Austin Recounts Childhood Struggles with Racism in University Address Focused on Military Inclusion

Secretary of Defense Lloyd J. Austin III speaks to Fayetteville State University ROTC students.
Secretary of Defense Lloyd J. Austin III speaks to Fayetteville State University ROTC students during a visit to North Carolina, May 12, 2023. During his visit to Fort Bragg, Secretary Austin also visited U.S. Army Forces Command leaders and met with families from the 82nd Airborne Division, visited Hampton Primary School and a child development center. (Chad J. McNeeley/DoD)

FAYETTEVILLE, North Carolina -- Defense Secretary Lloyd Austin stood before the graduating students of Fayetteville State University on Saturday, the first Black person to lead the Pentagon speaking to the latest class at a historically Black college.

Among the graduates to hear Austin's commencement address were 17 about to become newly minted second lieutenants from the North Carolina university's ROTC program. The day before, Austin visited with soldiers at nearby Fort Bragg, which in June will strip its Confederate name and wipe away a shadow of its racist past when it becomes Fort Liberty.

Austin's message was about service and diversity, and it was personal.

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"I grew up in Georgia in the time of Jim Crow. Our local public high school had long been all white," Austin said in his speech. "And one of my sisters and I were among the first Black students to integrate it.

"Those were pretty ugly days," he said. "And the first year was especially tough."

Military service "deepens our democracy," he told the graduates. But other public service is crucial, Austin said, such as the teachers, school leaders and public officials who stood up for him as a child when the U.S. was still "painfully segregated" -- years after the Supreme Court had struck down the "separate but equal" doctrine.

"I still remember their quiet resolve and civic spirit, and they taught me that service means standing firm on the American principle that all people are created equal," he said.

Austin, now retired from service, is a West Point graduate with a stellar 41-year career in the military that included heading U.S. Central Command. He was also tapped by President Joe Biden's administration, which has focused on making the federal government -- and the Pentagon -- more diverse, to run the Pentagon.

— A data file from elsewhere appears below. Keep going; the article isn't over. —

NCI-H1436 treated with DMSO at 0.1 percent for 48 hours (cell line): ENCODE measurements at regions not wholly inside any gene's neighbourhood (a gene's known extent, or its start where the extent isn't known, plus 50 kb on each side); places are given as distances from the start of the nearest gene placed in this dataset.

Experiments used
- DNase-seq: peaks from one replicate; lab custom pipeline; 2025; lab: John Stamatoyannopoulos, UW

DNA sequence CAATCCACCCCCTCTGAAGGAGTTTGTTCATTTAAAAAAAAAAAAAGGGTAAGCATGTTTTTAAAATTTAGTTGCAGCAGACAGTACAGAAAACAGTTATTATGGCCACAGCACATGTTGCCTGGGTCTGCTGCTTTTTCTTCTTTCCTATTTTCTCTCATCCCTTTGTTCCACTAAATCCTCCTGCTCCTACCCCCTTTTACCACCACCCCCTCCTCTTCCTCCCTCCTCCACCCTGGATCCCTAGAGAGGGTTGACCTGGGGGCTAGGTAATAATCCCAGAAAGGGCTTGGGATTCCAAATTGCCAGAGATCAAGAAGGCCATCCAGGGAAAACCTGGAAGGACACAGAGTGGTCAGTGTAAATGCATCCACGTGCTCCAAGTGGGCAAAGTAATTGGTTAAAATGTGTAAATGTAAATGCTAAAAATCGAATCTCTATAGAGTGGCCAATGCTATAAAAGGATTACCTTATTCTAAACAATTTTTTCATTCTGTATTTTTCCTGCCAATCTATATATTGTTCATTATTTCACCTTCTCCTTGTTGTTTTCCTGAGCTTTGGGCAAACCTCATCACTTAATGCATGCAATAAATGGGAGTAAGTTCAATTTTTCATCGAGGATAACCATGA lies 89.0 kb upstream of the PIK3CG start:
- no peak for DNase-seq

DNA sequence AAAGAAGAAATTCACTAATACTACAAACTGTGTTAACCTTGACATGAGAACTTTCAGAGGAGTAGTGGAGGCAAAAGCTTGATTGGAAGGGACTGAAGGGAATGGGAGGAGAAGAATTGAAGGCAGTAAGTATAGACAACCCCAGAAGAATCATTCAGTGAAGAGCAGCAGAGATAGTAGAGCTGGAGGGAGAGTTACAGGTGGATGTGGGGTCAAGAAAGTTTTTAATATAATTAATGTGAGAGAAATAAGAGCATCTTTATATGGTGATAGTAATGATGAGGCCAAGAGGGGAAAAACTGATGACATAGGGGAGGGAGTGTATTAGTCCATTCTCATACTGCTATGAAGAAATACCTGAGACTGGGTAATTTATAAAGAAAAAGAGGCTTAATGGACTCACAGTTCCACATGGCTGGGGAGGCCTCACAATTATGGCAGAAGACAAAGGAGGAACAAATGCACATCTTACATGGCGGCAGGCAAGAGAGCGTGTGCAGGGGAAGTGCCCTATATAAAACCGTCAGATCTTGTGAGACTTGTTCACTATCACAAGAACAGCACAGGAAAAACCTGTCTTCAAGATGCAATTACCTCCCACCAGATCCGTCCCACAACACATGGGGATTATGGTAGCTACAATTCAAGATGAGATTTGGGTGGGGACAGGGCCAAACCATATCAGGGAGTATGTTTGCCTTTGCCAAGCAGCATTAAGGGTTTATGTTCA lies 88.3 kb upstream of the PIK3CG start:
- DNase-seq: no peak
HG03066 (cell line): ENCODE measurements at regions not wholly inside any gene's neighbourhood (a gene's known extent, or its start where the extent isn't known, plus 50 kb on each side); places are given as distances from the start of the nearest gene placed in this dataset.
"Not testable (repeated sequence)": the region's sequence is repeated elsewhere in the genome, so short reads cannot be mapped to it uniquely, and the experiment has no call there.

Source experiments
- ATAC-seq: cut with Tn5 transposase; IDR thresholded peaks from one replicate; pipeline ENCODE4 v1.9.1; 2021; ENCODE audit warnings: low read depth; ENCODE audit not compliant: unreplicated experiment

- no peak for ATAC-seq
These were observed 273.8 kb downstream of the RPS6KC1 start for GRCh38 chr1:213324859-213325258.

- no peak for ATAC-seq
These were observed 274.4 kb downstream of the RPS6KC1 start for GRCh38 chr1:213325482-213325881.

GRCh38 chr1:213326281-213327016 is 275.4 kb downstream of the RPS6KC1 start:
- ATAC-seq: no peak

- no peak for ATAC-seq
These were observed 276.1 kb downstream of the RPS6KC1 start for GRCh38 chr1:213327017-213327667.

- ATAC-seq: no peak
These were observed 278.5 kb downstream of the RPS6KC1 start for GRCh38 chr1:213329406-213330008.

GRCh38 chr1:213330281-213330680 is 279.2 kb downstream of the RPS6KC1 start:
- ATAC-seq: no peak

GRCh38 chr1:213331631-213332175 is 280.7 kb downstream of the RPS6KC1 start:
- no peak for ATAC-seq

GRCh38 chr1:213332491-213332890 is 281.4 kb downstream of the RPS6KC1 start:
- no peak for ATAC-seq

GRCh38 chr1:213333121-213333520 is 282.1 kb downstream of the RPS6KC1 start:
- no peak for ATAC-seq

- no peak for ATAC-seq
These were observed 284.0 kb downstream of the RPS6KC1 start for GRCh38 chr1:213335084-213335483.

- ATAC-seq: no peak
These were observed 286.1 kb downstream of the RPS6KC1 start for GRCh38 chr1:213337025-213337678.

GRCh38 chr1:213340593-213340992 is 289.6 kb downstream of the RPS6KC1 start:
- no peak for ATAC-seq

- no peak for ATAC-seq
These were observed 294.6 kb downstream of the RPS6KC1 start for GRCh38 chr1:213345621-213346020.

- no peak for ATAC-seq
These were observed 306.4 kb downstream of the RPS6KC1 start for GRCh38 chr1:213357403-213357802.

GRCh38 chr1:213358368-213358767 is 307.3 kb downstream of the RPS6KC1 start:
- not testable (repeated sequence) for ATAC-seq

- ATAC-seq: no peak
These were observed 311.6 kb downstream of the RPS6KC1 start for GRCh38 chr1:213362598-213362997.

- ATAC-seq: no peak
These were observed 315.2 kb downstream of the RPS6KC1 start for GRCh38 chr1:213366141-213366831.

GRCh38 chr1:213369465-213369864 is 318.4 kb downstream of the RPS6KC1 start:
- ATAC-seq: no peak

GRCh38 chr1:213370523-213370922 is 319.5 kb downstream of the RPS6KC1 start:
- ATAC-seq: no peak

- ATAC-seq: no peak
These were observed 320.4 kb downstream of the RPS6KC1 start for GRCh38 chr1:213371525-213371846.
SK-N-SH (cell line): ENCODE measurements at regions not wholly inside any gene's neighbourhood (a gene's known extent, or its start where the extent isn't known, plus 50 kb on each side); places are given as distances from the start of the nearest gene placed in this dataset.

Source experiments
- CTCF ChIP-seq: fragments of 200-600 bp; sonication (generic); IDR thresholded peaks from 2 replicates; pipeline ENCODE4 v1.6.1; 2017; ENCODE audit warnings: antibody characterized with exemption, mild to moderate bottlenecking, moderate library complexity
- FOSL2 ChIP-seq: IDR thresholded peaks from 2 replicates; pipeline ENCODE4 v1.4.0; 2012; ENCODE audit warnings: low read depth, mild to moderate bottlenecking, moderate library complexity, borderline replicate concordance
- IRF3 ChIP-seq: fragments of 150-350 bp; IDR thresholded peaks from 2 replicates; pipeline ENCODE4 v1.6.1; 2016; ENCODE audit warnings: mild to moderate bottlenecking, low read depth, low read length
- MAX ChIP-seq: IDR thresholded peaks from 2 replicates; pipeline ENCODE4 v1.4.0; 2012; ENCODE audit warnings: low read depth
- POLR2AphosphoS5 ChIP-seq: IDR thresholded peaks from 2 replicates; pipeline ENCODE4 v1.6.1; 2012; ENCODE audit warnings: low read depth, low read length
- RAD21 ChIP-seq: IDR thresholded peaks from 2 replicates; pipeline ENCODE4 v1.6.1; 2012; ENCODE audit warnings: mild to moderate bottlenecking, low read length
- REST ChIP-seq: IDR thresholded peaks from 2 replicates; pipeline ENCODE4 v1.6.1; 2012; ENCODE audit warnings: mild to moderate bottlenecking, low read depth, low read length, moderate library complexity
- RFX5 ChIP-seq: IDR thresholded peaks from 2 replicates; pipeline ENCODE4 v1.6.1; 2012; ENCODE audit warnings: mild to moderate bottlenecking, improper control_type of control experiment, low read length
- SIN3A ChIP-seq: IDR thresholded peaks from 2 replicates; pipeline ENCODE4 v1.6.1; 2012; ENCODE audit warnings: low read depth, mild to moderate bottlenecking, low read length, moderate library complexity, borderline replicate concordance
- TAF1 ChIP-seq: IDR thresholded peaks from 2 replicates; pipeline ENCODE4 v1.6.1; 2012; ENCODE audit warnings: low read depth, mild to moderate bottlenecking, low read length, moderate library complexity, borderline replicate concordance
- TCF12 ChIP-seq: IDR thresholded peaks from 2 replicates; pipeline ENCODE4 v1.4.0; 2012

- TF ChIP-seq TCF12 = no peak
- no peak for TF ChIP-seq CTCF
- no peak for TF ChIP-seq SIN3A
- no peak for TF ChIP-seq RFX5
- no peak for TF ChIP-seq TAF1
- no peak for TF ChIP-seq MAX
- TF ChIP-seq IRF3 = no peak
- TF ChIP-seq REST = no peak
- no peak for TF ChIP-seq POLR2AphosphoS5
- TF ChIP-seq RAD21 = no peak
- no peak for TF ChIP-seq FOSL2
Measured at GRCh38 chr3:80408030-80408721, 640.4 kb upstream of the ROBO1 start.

This year marks the 75th anniversary of President Harry Truman integrating the military, a decision in 1948 that finally gave Black troops and others from racial minorities equal treatment.

Few have the authority, resume and position to deliver that message like Austin. FSU students are 80% from racial minorities, and 70% female.

And Austin's visit comes at a time when the services are struggling to meet recruiting goals and looking to attract a young, more diverse generation to enlist. For decades, the military has been a true melting pot, but the services are more than ever seeking inclusion as a selling point.

On Friday, the defense secretary met with 16 Army and 19 Air Force ROTC cadets at the university.

"We've got some great future airmen here, probably some Space Force Guardians in the crowd," Austin told the group during a meeting on campus. "Some future soldiers in the crowd as well. That's all pretty exciting."

The Army said earlier this month that it will not hit its recruiting goal of 65,000 active-duty troops for the year, after falling short 15,000 soldiers last year. The Air Force said in March it will likely miss its annual recruiting goals by 10%.

But the efforts by Austin and others to foster diversity in the ranks have also sparked controversy and blowback from Republicans, who have lumped the issue together with other policy objectives such as rooting out extremism and easing climate change as "woke."

It is part of a "pernicious ideology" that hurts the military's ability to fight wars, the Heritage Foundation, a conservative think tank in Washington, D.C., said in a recently released report.

Still, Austin's appearance and speech at FSU served as a sign of changing times as much as the military's hopes of expanding its recruitment pool.

Fort Bragg, where the defense secretary met 82nd Airborne Division special operators that he once commanded, is about to be no more -- at least in name.

In early June, it will become the latest Army installation to be renamed through an act of Congress that will remove references to Confederates who fought for southern slavery during the Civil War. Fort Bragg's namesake, Gen. Braxton Bragg, was a slave owner and military leader with a minimal record of success. The base was originally named Camp Bragg in 1918.

The renaming turns the page on an earlier era where pockets of the U.S. sought to glorify the South's secession.

Austin never mentioned the change, but it still seemed to hang over his trip to Fort Bragg and FSU, and his speech about diversity and past American racism. Earlier this week, the Army renamed Fort Hood to Fort Cavazos to honor a Hispanic war hero, and it renamed Fort Benning after Hal Moore, the legendary Vietnam commander, and Julia Moore, his wife and an advocate for military families.

"I know that the road forward may seem steep. I know that many of you see the distance between where America is and what America should be, and what America can be," Austin told the university graduates. "But to make America's promise real, our democracy needs you."

-- Travis Tritten can be reached at Follow him on Twitter @Travis_Tritten.

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